Wednesday, 24 June 2009

Cycling City - There's none so blind.....

One of the basic considerations in highway design is to have adequate sight lines at bends and junctions to avoid blind corners. Visibility should of course be appropriate for the design speed of the highway. It's so elementary it hardly needs more explanation....unless you happen to work for our Cycling City project it seems.

Here we have the only significant bit of Cycling City infrastructure to have been completed so far, the upgrading of the old path through the St Werburgh's allotments and alongside the mainline railway to Muller Road, now known as the Farm Pub Path. The engineering of the path is generally good but, as ever, the devil is in the detail.

Here's another example at the old Ashley Down station site, the high point of the path before it drops back down to Muller Road. The path from St Werburgh's comes up from the right in the foreground while the path on to Muller Road heads off to the left. The straight-though path passing through the subway also links to Muller Road at the junction with Shaldon Road but is not intended to be part of the main route.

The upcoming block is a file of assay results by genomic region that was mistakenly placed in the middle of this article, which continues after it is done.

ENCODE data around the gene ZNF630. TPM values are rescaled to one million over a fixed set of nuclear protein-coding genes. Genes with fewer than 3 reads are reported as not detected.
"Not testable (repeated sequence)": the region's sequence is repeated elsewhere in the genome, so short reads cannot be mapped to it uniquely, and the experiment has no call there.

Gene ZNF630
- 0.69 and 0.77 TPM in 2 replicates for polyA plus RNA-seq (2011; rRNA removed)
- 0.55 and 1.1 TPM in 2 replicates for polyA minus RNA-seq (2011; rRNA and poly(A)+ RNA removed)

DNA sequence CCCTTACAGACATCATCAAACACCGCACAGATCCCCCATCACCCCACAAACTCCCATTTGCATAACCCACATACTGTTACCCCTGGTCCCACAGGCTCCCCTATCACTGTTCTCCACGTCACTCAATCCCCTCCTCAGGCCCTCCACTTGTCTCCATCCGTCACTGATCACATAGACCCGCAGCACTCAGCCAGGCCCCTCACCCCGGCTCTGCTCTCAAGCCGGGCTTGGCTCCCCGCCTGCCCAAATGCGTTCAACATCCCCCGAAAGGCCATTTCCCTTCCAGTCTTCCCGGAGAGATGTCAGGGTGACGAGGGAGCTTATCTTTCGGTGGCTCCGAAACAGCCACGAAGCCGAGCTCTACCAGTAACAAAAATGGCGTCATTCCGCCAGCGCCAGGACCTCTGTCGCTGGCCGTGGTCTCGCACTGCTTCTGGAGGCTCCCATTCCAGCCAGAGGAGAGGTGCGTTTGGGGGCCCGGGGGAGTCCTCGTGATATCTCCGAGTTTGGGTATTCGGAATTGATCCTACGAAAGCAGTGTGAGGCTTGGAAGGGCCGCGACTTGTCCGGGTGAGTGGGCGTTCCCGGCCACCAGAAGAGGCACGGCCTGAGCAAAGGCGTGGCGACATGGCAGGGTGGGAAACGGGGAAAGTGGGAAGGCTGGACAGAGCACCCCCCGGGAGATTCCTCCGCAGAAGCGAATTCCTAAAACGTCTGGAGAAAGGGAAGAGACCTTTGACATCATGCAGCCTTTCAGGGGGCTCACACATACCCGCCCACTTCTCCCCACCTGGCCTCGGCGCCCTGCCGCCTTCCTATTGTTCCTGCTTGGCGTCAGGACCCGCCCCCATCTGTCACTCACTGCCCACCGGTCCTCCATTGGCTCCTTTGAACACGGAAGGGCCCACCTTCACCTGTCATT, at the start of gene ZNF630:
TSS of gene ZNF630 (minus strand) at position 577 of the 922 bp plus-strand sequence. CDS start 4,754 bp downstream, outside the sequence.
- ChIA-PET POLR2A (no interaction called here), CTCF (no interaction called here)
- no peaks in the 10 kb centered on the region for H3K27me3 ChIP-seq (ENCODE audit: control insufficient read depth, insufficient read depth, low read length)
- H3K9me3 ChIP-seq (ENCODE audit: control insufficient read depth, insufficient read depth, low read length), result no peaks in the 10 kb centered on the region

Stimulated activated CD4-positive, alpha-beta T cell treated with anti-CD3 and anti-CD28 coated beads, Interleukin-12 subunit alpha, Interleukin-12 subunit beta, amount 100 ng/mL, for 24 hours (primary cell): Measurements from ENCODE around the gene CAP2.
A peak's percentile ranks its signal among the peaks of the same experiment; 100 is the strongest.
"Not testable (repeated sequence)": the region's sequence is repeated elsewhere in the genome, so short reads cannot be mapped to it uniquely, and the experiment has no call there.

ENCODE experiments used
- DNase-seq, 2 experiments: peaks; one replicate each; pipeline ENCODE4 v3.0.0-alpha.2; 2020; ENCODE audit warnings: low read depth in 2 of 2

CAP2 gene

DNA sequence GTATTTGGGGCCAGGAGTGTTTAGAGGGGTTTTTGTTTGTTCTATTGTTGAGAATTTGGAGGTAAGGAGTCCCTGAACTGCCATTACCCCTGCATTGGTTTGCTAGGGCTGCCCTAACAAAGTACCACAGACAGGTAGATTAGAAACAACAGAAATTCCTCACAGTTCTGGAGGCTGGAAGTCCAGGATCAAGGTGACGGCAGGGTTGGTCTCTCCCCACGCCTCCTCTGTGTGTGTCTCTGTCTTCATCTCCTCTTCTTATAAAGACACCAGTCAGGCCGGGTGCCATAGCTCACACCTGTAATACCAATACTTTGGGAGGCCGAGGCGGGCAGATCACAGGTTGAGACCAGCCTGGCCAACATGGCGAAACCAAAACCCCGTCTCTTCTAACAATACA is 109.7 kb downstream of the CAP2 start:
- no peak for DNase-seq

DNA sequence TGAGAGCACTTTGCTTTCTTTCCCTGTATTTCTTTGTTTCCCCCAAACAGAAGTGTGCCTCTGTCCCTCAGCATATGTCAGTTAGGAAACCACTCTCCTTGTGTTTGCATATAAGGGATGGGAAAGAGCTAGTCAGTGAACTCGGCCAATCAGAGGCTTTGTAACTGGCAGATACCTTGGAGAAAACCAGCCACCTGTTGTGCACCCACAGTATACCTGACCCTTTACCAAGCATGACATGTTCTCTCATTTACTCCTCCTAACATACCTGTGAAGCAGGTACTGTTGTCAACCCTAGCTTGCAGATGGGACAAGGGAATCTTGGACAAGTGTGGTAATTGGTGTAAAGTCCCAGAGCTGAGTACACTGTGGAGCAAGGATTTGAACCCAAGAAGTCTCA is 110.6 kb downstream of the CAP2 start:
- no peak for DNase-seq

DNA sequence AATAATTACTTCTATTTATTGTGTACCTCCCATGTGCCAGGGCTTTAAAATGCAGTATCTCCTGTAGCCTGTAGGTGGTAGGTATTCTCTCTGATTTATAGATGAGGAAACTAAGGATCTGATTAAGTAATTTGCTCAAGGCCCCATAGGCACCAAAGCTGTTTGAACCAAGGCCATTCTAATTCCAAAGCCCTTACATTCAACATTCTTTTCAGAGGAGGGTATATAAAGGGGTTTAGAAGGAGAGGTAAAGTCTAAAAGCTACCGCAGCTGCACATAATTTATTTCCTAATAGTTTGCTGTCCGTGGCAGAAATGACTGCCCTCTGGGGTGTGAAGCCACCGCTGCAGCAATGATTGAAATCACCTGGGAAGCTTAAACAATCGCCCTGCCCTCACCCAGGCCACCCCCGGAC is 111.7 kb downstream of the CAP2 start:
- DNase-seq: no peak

Cyclists using the main through route are supposed to give way to crossing movements on the minor route, which of course they will be reluctant to do. That's why the century-old convention is for minor routes to give way to major ones, but such tried-and-tested conventions, like the need for sight lines, are routinely ignored by our Cycling City route designers who apparently know better.

Here's the particular problem at this junction (above), looking at it from the point of view of someone coming up from Muller Road on the main through route. You arrive at the intersection but cannot readily see if anyone is coming down the hill due to the fencing. Below is the view for someone heading down the steep incline to the subway - again they cannot see if anyone is emerging from the main route, particularly as vegetation obscures the limited visibility through the fencing. All that was required was for the fencing to be set back a metre or so at the corner.